If you have never configured the kernel for sound support before it is a good idea to read the relevant documentation included with the kernel sound drivers, particularly information specific to your card type. The files can be found in the kernel documentation directory, usually installed in /usr/src/linux/Documentation/sound. If this directory is missing you likely either have a very old kernel version or you have not installed the kernel source code.
Follow the usual procedure for building the kernel. There are currently three interfaces to the configuration process. A graphical user interface that runs under X11 can be invoked using make xconfig. A menu-based system that only requires text displays is available as make menuconfig. The original method, using make config, offers a simple text-based interface.
When configuring the kernel there will be many choices for selecting the type of sound card you have and the driver options to use. The on-line help within the configuration tool should provide an explanation of what each option is for. Select the appropriate options to the best of your knowledge.
After configuring the options you should compile and install the new kernel as per the Kernel HOWTO.
For proper operation, device file entries must be created for the sound devices. These are normally created for you during installation of your Linux system. A quick check can be made using the command listed below. If the output is as shown (the date stamp will vary) then the device files are almost certainly okay.
% ls -l /dev/dsp crw-rw-rw- 1 root root 14, 3 Apr 25 1995 /dev/dsp
Note that having the right device files there doesn't guarantee anything on its own. The kernel driver must also be loaded or compiled in before the devices will work (more on that later).
In rare cases, if you believe the device files are wrong, you can recreate them. Most Linux distributions have a /dev/MAKEDEV script which can be used for this purpose.
Note that if you are using the devfs filesystem support in the 2.4 kernels, the sound device files are actually found in /dev/sound, but there will be symbolic links to the older devices, such as /dev/dsp.
You should now be ready to boot the new kernel and test the sound drivers. Follow your usual procedure for installing and rebooting the new kernel (keep the old kernel around in case of problems, of course).
If you are using loadable kernel modules for sound, you will need to load them using the modprobe command for the appropriate drivers, e.g. run the command modprobe sb for a SoundBlaster card.
After booting, or loading the kernel modules, check for a message such as the following using the dmesg command:
Soundblaster audio driver Copyright (C) by Hannu Savolainen 1993-1996 sb: Creative SB AWE64 PnP detected sb: ISAPnP reports 'Creative SB AWE64 PnP' at i/o 0x220, irq 5, dma 1, 5 SB 4.16 detected OK (220) sb: 1 Soundblaster PnP card(s) found. Crystal 4280/46xx + AC97 Audio, version 1.22.32, 10:28:40 Apr 28 2001 cs46xx: Card found at 0xf4100000 and 0xf4000000, IRQ 11 cs46xx: Thinkpad 600X/A20/T20 (1014:0153) at 0xf4100000/0xf4000000, IRQ 11 ac97_codec: AC97 Audio codec, id: 0x4352:0x5914 (Cirrus Logic CS4297A rev B)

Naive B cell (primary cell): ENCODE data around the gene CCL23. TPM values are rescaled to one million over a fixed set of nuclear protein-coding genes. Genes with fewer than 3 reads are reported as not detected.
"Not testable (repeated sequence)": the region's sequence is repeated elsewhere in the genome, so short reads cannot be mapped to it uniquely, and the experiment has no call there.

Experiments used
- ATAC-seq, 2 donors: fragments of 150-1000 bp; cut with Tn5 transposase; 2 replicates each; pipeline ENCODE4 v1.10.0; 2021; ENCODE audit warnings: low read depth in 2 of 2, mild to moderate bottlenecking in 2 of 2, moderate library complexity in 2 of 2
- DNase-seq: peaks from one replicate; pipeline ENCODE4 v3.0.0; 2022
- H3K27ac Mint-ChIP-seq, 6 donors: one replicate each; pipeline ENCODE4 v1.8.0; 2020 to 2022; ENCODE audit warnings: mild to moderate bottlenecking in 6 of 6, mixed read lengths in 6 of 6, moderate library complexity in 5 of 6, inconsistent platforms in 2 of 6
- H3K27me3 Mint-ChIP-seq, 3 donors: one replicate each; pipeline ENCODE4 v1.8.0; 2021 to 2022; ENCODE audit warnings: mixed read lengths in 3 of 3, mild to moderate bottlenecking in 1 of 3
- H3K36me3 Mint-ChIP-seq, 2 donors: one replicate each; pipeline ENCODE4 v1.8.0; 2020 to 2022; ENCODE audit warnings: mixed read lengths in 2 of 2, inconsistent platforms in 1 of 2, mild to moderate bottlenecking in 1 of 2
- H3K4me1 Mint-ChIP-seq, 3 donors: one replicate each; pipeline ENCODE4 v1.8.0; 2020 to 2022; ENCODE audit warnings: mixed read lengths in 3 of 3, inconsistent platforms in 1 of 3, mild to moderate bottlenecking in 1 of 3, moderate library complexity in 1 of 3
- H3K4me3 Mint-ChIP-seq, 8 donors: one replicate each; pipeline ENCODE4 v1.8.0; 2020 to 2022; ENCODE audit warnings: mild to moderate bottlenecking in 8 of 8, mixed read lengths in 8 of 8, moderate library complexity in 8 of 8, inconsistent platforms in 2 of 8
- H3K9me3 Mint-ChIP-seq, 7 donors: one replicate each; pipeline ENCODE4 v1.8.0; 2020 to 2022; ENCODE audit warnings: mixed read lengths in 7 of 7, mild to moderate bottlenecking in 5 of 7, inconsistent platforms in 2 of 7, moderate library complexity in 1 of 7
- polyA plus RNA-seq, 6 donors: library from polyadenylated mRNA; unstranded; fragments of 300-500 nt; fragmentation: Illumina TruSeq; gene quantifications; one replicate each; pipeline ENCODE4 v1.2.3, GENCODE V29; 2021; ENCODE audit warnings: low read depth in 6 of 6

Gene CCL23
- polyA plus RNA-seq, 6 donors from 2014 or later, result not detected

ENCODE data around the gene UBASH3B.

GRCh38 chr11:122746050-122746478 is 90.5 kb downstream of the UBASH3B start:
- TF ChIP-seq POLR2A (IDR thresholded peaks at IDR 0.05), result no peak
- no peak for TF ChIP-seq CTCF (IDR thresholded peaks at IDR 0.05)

The message should indicate that a sound card was found and match your sound card type and jumper settings (if any). The driver may also display some error messages and warnings if you have incorrectly configured the driver or chosen the wrong one.
Previous versions of this HOWTO suggested checking the output of /dev/sndstat. This is no longer supported in the 2.4 and later kernels.
Now you should be ready to play a simple sound file. Get hold of a sound sample file, and send it to the sound device as a basic check of sound output, e.g.
% cat endoftheworld >/dev/dsp % cat crash.au >/dev/audio
(Make sure you don't omit the ">" in the commands above).
Note that, in general, using cat is not the proper way to play audio files, it's just a quick check. You'll want to get a proper sound player program (described later) that will do a better job.
If the above commands return "I/O error", you should look at the end of the kernel messages listed using the "dmesg" command. It's likely that an error message is printed there. Very often the message is "Sound: DMA (output) timed out - IRQ/DRQ config error?". The above message means that the driver didn't get the expected interrupt from the sound card. In most cases it means that the IRQ or the DMA channel configured to the driver doesn't work. The best way to get it working is to try with all possible DMAs and IRQs supported by the device.
Another possible reason is that the device is not compatible with the device the driver is configured for. This is almost certainly the case when a supposedly "SoundBlaster (Pro/16) compatible" sound card doesn't work with the SoundBlaster driver. In this case you should try to find out the device your sound card is compatible with (by posting to the comp.os.linux.hardware newsgroup, for example).